Arkansas has achieved a first: It's the first (and only) state in which all school districts are tied by computer to the state agency that oversees them. Unfortunately, that hasn't turned out happily in all respects. Many of the users complain the system is unreliable, hard to use and prone to breakdown. It's called the Arkansas Public School Computer Network, and some say, for example, that the system is so slow one sometimes needs 20 minutes to type in a name to sign on. Others say they do payrolls several days in advance to ensure that employees get paid on time. Such complaints were summarized in a report based on a review of the system by the Bureau of Legislative Research at the request of the Personnel Subcommittee of the Legislative Council. Bureau staff visited with personnel in 28 of the state's 310 school districts. "You get an A for effort," Sen. Mike Beebe, D-Searcy, subcommittee co-chairman, told state officials overseeing the system. "[But] you get an F for performance. This is awful." So dire was the situation outlined in the report that Beebe raised the possibility of removing Internet access for the system's 440,000 users, most of them students. "I know that's dramatic," Beebe said. "I know that would make some people mad. But it's clogged up to the point that you can't even write a check to your teachers." On Wednesday, the subcommittee recommended less drastic measures. At the urging of Rep. Randy Laverty, D-Jasper, the subcommittee asked state officials overseeing the system to review the state's contract with a Pennsylvania software firm, which the state has paid $6.7 million over the past four years. Laverty and others are concerned that the computer system has problems that could be helped with updated software. The company promised two years ago that the software would be ready by December, but now it says it will take another two years. "Yet we continue to print money and send it to Pennsylvania," said Rep. Terry Smith, D-Hot Springs, who asked the subcommittee to examine the system after hearing complaints since 1997. "I've talked to a lot of secretaries," Smith said. "The same problems still seem to be there, the same gripes." Software is not the only problem. The state Department of Education and the state Department of Information Systems, which jointly operate the system, have been working to expand the system to handle increased demand not contemplated when the system was created seven years ago. The computer network was formed in 1992 to link every school building and educational cooperative to each other and to the Education Department. The network was designed for administrative use so school districts could electronically submit administrative, financial and student information to the department. Along the way, the state made the system the vehicle by which students could have access to the Internet. The system's administrators have been playing catch-up ever since. While 2,000 administrative users may be on the system at peak times, another 60,000 users may be on it to access the Internet, system officials say. "As long as the Internet is competing with administration for bandwidth, we're going to have a problem," said Michael R. Hipp, director of the of Information Systems Department, where the state has consolidated much of its computer expertise. Demand on the system was so great last spring that the system became virtually nonfunctioning, Education Department Director Ray Simon told the state Board of Education in August. State officials have replaced some of the system's equipment (such as the "servers") with better equipment, upgraded training, added computer lines to handle the increased use and installed equipment to identify problems in the system. The state also plans to add support staff and to provide more technical training and aid to school districts. But no matter how much the system hardware is upgraded, the system's woes will continue unless the software is improved, Smith and others said. The steps needed to complete tasks on the system are time-consuming, and the system lacks steps to guide users through the tasks, the subcommittee report said. "There is no way to check for mistakes until after the task is completed, and there is nothing to alert the user of where the mistakes may be," the report said. The software was described as hard to operate, too detailed and cumbersome. "For instance, the system requires a user to input data into seven screens to establish a new employee record and input into 10 screens to establish a new student record," the report said. Further, "improvements" have not necessarily helped because they often create new problems, the report stated. "The problems are usually worked out but ... often after the change has created problems with transcripts, payroll, or other records." The software contract is held by Pentamation of Bethlehem, Pa., a 30-year-old company that markets its software to education, local government, and business and industry. Pentamation's customers include more than 600 school districts, more than 250 local governments in 38 states and more than 500 commercial clients, its Web site said. Several telephone calls to company officials, including its vice president for sales and marketing, Bronne Bruzgo, went unreturned over the past week. While many have complained, at least one person has tried to do something about the problem. Lowell Hightower, principal of Fountain Lake High School in Hot Springs, has a background in computer programming. He said he was troubled when the state computer network made work harder for his staff. "Computers should save time and make your job easier," Hightower said. Difficulty arose when parents called the school to track down their children. Even at a small school such as Fountain Lake, which has about 1,200 students in kindergarten through 12th grade, locating a student is hard. Looking up the student via the computer did not help, especially when employees were on the telephone with a parent, Hightower said. "We get a ton of phone calls during the day," he said. "We have to have the information" about the students promptly. With his background in programming, he worked during his off hours and developed a program -- on a disk that can be inserted into the school computers -- that cuts the time required to access student information. It took him two weeks. Enter a student's name and the computer operator, at a click of a button, can find the student's discipline records. A student's schedule, grades, attendance or other demographic information are also just a click away. Kellar Noggle, executive director of the Arkansas Association of Educational Administrators, has used Hightower's program. "It's much more user friendly. ... It's a very impressive program. "We keep hoping [the Arkansas Public School Computer Network] can get something close to what he is offering," Noggle said. Hightower had copies installed in all of the district's office computers. He did it for free because he wanted to avoid any appearance of impropriety, Hightower said. His wife works at a neighboring school district so that district also received free copies of the program, Hightower said. The programs he has given away are worth about $8,000, he said. But Hightower said he has sold copies to more than 31 school districts through word of mouth and a small article in a newsletter published by the Arkansas Association of School Administrators. Hightower has a contract, independent of his job as a school principal, to allow him access to Education Department computers, which he needs to develop his software. The legislative report made a reference to Hightower's efforts, noting that "several districts have purchased and utilize software as an intermediary or adjunct to the Pentamation program to make it easier to access and report data." The system has defenders, who say the system's problems have been exacerbated by the whims of changing gubernatorial administrations and have been used as a scapegoat. "Every time we had a new governor, a new director and a new board, there was a rethinking about how it ought to be organized," said state Sen. David Malone, D-Fayetteville. School districts also are quick to blame the statewide system when things go wrong with their systems, even though the actual fault might lie with the local networks, which are independent of the statewide network. The local networks are the responsibility of the school districts, Malone said. Furthermore, they often lack the technical expertise to handle problems on their networks, he said. Malone said lawmakers may bear some blame. Problems with the system this year might be traced to legislative neglect in setting aside money for a system upgrade two years ago, he said. "It would be fair to say that many of the problems we had last spring are the fault of the '97 Legislature," Malone added. "We didn't put money into the system to account for the explosive growth. Nobody anticipated that we would have 600,000 concurrent users." Even its users pay the system grudging respect, noting that the financial management system was the most improved component and "working as it should," the legislative report said. "Overall, the districts feel that they have invested too much time, energy and money in this system to just throw it out and start fresh," the report added. Noggle said his organization agrees. "Certainly, it's had some problems and difficulties, but it does seem to be improving all the time. They've made a lot of improvements, but they still have a ways to go." The report also said that other states are starting to do what Arkansas has been doing, notably Delaware and Texas, which the report said were in the "initial phases of such a project."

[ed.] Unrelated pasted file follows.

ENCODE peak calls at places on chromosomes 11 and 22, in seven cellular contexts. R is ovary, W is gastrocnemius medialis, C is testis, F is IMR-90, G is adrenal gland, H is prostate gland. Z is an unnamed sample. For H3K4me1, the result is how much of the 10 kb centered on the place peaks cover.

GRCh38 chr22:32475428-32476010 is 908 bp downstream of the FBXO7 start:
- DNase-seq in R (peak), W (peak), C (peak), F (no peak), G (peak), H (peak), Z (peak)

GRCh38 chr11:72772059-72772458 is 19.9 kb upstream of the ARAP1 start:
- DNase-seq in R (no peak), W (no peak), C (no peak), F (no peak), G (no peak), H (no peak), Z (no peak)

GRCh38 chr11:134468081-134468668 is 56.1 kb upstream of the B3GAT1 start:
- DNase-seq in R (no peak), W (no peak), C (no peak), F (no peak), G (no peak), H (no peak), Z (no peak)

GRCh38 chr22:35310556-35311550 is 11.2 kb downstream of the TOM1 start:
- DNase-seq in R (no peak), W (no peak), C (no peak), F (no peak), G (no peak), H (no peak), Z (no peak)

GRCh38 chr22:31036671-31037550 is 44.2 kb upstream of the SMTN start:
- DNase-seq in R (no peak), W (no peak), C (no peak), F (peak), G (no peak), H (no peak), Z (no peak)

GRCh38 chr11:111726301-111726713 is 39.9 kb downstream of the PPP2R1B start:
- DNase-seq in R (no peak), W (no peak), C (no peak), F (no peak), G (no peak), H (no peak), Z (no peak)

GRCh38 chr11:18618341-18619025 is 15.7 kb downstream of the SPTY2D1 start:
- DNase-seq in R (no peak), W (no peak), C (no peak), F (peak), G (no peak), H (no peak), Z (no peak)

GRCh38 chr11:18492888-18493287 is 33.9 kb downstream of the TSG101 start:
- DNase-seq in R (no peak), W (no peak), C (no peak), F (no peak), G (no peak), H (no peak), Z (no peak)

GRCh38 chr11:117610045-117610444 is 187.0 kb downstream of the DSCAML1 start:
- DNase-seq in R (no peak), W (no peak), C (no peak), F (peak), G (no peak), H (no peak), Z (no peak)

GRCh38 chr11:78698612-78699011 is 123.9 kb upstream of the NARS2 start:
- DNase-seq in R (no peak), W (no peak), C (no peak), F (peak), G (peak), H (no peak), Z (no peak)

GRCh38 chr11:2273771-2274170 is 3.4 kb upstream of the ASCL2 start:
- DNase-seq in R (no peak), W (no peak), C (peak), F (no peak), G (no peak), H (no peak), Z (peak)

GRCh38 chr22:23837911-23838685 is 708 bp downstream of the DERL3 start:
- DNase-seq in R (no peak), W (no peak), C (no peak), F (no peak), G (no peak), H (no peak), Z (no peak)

This article was published on Monday, October 25, 1999

-- Homer Beanfang (, October 25, 1999